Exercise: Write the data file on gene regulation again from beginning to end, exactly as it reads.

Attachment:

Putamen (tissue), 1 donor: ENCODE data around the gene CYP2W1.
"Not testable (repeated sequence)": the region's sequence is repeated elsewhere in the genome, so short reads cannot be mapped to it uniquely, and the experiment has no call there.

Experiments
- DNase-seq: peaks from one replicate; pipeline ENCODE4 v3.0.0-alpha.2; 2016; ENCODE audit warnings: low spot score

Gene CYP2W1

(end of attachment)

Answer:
Putamen (tissue), 1 donor: ENCODE data around the gene CYP2W1.
"Not testable (repeated sequence)": the region's sequence is repeated elsewhere in the genome, so short reads cannot be mapped to it uniquely, and the experiment has no call there.

Experiments
- DNase-seq: peaks from one replicate; pipeline ENCODE4 v3.0.0-alpha.2; 2016; ENCODE audit warnings: low spot score

Gene CYP2W1